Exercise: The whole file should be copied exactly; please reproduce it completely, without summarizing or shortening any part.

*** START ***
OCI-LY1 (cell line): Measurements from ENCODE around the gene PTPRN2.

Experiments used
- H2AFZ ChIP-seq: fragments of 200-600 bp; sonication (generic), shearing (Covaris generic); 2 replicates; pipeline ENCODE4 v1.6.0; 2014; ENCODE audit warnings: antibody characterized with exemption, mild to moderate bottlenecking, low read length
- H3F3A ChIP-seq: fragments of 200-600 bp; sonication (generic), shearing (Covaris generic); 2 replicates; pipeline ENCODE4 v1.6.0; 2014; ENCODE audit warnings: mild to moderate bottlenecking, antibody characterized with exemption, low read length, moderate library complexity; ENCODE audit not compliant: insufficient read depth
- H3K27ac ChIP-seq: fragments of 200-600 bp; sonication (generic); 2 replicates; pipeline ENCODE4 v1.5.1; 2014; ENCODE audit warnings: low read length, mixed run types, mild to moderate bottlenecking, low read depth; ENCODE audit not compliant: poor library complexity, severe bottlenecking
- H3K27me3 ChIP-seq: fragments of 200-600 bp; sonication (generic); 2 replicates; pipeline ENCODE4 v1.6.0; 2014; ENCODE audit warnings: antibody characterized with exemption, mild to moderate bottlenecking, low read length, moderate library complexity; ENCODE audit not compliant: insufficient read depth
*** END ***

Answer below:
OCI-LY1 (cell line): Measurements from ENCODE around the gene PTPRN2.

Experiments used
- H2AFZ ChIP-seq: fragments of 200-600 bp; sonication (generic), shearing (Covaris generic); 2 replicates; pipeline ENCODE4 v1.6.0; 2014; ENCODE audit warnings: antibody characterized with exemption, mild to moderate bottlenecking, low read length
- H3F3A ChIP-seq: fragments of 200-600 bp; sonication (generic), shearing (Covaris generic); 2 replicates; pipeline ENCODE4 v1.6.0; 2014; ENCODE audit warnings: mild to moderate bottlenecking, antibody characterized with exemption, low read length, moderate library complexity; ENCODE audit not compliant: insufficient read depth
- H3K27ac ChIP-seq: fragments of 200-600 bp; sonication (generic); 2 replicates; pipeline ENCODE4 v1.5.1; 2014; ENCODE audit warnings: low read length, mixed run types, mild to moderate bottlenecking, low read depth; ENCODE audit not compliant: poor library complexity, severe bottlenecking
- H3K27me3 ChIP-seq: fragments of 200-600 bp; sonication (generic); 2 replicates; pipeline ENCODE4 v1.6.0; 2014; ENCODE audit warnings: antibody characterized with exemption, mild to moderate bottlenecking, low read length, moderate library complexity; ENCODE audit not compliant: insufficient read depth